Why doesn’t anyone use that flat 300 ohm antenna wire anymore?

You remember this stuff, right? Two wires with a fat piece of plastic between them. Bare wire or lugs at the end. If you’re old enough to remember knobs on TVs, you’ve probably seen your share of it. No one uses that 300 ohm flat antenna wire anymore, though. Did you ever wonder why?

Here’s the simple answer: coaxial cable is better. Coaxial cable is much more resistant to interference. It’s more durable, too. Not that the old flat wire is unsafe or anything — if you’re using it now there’s no reason to stop. If you’re wiring a new antenna though, you’ll find that the connection you get from that antenna is always coax.

Which leads us to the question, if coax is so much better, why did anyone ever use twin-lead cable at all? It’s cheaper to make, and it does actually perform better over long distances than coax if there isn’t any interference. The big reason though, is impedance. Impedance is that hard-to-explain characteristic of wire that represents how much a circuit opposes the introduction of current into it. One way of imagining it is to think of a clogged pipe, and how much the clog in the pipe stops the water from flowing. (That’s not technically accurate but it gives you some idea.)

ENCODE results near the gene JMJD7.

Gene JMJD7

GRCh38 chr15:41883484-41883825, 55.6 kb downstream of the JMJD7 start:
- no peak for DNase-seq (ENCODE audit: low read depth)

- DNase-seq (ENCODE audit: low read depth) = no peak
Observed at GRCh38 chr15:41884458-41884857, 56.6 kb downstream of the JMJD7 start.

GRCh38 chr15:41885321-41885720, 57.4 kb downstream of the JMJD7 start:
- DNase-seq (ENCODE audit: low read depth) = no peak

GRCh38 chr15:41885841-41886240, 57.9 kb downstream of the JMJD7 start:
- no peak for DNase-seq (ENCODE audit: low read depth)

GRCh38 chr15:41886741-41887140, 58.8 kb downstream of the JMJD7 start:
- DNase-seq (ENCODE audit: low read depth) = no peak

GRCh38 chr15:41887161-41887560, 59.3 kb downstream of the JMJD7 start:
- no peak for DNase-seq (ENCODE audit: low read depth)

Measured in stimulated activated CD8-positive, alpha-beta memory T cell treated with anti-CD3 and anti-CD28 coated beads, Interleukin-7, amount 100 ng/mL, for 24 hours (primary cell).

Whether or not you can wrap your head around impedance, the point here is that twin-lead wire is much more similar in impedance to the antenna itself. You don’t need a transformer to go from the antenna to the wire. With coax, you do. That’s one more part that was hard to make in the old days, and expensive too.

Today, we don’t have to worry much about the cost of a matching transformer that converts a signal from 300 ohms to 75 ohms (which is what coax uses.) So, we’re free to use coax cable and enjoy its superior shielding and freedom from interference. It’s a little more expensive, but not enough to make a huge difference.